In the aftermath of the Grenfell fire in 2017, the government asked Dame Judith Hackitt to conduct a review of Building Regulations. Her report was a damning indictment of the construction industry, its practices and – most of all – its culture of cheapest is best, with scant regard for doing things properly.
Such issues have been of long-time concern to the Association for Specialist Fire Protection (ASFP) as can be demonstrated by a report we published in 2003 on behalf of the Department of the Environment, Transport and the Regions (MHCLG’s predecessor). The report warned:
‘Public safety is being impinged by incorrect passive fire protection measures and we feel that a disaster caused by accelerated or unexpected fire spread could follow if no action is taken to improve initial standards and to define the responsibility of building occupiers.’
A prophetic quote but, needless to say, the report was never acted upon.
Dame Judith also highlighted the lack of requirements for competency in the construction industry. She noted that even where there are requirements, these are often inadequate and/or not audited by any third-party body. This has led to a situation where players (such as fire risk assessors and some of the installer workforce) are able to operate without having to demonstrate any skills, competency, knowledge or experience.
As a result of these shortcomings the Industry Response Group (Construction Products Association, Build UK and Construction Industry Council) set up a Competency Steering Group (CSG) to tackle competency failings identified in the Hackitt Review.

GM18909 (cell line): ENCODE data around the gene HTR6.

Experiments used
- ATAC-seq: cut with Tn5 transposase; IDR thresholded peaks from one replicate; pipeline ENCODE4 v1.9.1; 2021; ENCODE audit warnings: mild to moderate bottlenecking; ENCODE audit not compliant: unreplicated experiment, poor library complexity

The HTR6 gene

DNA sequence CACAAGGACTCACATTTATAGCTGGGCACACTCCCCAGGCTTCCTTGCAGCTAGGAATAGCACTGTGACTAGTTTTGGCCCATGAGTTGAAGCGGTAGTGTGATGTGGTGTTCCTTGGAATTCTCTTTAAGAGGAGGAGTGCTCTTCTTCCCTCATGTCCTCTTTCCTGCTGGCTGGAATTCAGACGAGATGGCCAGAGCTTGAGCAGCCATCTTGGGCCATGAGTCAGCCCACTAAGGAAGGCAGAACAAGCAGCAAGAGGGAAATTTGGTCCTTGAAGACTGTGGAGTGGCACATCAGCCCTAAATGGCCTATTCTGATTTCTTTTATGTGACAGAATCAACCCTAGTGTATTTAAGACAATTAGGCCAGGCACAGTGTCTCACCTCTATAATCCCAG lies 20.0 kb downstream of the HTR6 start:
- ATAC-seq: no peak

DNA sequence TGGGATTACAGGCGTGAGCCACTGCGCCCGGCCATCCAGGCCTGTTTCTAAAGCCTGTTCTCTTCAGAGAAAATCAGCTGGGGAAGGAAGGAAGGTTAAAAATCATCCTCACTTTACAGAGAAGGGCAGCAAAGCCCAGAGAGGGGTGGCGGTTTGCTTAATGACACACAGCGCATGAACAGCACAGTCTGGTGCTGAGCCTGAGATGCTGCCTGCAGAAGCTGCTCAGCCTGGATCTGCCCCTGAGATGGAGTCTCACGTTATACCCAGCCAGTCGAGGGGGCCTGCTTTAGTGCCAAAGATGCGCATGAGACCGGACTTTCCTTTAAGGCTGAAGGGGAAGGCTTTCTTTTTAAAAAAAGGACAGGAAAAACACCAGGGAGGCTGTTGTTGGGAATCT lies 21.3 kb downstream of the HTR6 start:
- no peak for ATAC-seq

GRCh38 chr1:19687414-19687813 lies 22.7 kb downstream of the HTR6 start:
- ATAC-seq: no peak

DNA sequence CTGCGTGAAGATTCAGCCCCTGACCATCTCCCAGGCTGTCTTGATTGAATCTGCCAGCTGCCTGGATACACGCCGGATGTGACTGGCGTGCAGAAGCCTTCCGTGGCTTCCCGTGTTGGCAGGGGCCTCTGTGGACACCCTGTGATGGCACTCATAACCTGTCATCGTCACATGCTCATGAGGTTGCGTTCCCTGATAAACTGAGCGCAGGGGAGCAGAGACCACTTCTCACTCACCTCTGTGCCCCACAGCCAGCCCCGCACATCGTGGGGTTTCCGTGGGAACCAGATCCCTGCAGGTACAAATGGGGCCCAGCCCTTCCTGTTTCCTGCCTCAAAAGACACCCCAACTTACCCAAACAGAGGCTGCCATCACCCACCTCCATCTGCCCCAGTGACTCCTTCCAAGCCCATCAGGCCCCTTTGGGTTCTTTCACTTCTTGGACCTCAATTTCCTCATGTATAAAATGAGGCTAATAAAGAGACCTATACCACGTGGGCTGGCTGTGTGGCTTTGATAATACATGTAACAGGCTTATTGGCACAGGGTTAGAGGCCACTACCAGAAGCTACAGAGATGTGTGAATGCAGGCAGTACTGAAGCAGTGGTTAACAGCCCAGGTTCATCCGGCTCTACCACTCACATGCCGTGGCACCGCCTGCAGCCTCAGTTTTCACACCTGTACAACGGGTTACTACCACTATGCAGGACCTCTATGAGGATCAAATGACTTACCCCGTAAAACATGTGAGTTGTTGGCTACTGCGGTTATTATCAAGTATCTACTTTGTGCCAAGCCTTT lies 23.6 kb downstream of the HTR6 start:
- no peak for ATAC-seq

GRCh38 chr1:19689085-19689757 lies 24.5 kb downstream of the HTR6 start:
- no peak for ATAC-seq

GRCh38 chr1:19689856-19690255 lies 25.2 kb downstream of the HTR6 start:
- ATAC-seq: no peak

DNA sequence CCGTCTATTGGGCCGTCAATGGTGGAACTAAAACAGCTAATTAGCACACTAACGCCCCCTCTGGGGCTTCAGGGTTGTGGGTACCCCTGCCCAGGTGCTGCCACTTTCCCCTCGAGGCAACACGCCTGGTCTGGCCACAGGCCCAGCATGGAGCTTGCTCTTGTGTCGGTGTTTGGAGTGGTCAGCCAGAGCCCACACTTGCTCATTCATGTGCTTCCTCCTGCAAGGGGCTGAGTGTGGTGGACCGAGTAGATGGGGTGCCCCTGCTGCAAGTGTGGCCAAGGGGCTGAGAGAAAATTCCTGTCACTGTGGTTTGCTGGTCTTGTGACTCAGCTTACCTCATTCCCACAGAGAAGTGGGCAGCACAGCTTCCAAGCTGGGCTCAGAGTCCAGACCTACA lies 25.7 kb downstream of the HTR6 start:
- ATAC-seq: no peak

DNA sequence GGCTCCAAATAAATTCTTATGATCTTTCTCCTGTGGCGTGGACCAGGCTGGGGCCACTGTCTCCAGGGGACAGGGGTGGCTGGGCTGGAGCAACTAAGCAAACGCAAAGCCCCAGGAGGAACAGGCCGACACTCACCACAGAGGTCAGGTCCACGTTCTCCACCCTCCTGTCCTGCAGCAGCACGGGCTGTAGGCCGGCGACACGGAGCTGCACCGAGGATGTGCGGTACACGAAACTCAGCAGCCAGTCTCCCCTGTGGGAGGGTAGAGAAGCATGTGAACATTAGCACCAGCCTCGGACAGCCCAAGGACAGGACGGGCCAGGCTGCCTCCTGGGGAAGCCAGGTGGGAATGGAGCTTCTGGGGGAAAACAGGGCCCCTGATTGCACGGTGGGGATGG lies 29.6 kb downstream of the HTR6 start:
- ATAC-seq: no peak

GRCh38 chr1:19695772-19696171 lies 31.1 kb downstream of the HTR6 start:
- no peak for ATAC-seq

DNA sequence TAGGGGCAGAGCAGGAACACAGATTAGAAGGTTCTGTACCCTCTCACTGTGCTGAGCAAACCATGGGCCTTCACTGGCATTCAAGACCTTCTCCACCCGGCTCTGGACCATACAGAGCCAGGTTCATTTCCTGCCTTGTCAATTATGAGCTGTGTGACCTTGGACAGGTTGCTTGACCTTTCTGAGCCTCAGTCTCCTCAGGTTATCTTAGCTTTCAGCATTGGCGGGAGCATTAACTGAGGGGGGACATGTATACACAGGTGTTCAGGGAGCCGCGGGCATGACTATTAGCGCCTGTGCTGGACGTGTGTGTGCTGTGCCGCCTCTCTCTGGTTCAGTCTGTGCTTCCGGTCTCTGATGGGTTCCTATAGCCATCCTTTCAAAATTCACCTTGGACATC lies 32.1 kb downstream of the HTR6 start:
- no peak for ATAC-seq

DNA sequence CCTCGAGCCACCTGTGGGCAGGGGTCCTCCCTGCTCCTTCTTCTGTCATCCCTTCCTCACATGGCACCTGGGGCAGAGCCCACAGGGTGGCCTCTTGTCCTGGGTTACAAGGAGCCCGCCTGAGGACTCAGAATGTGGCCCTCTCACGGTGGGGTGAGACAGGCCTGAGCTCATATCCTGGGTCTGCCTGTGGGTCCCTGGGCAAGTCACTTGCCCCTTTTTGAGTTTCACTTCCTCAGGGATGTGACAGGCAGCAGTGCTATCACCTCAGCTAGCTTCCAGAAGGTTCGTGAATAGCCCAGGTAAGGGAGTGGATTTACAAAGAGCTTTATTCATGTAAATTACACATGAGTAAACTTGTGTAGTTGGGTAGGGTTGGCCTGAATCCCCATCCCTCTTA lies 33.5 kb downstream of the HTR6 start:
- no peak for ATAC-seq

In its report entitled ‘Raising the Bar’, the CSG has published a radical and wide-ranging set of measures aimed at improving the competence of those who design, construct, inspect, maintain and operate higher-risk residential buildings (HRRBs). The ASFP welcomes these proposals and has provided input to them, having sat on four of the Working Groups for ‘installing contractors’, ‘fire risk assessors’, ‘architects and designers’ and ‘products’.
The competence frameworks developed by the CSG and its working groups tackle many of the identified shortcomings by setting out the appropriate knowledge, qualifications and skill sets required for individuals working on HRRBs, how they should be assessed and by whom. ‘Raising the Bar’ recommends:
- A new oversight body – the Building Safety Competence Committee – to create a central register of dutyholders eligible to work on HRRBs and drive improvements across the sector. ASFP aims to obtain membership of this body
- Government to mandate individuals working on HRRBs to be registered/certified by a recognised professional/or certified body. There are no concrete legal proposals for this yet and some of the industry is waiting for action. At the recent conference on the launch of ‘Raising the Bar’, the industry was urged not to wait, but to start to implement these recommendations straight away. The ASFP already has third-party certification as a mandatory requirement for its contractor members and we will be launching enhanced membership criteria including training and qualification requirements for members next year.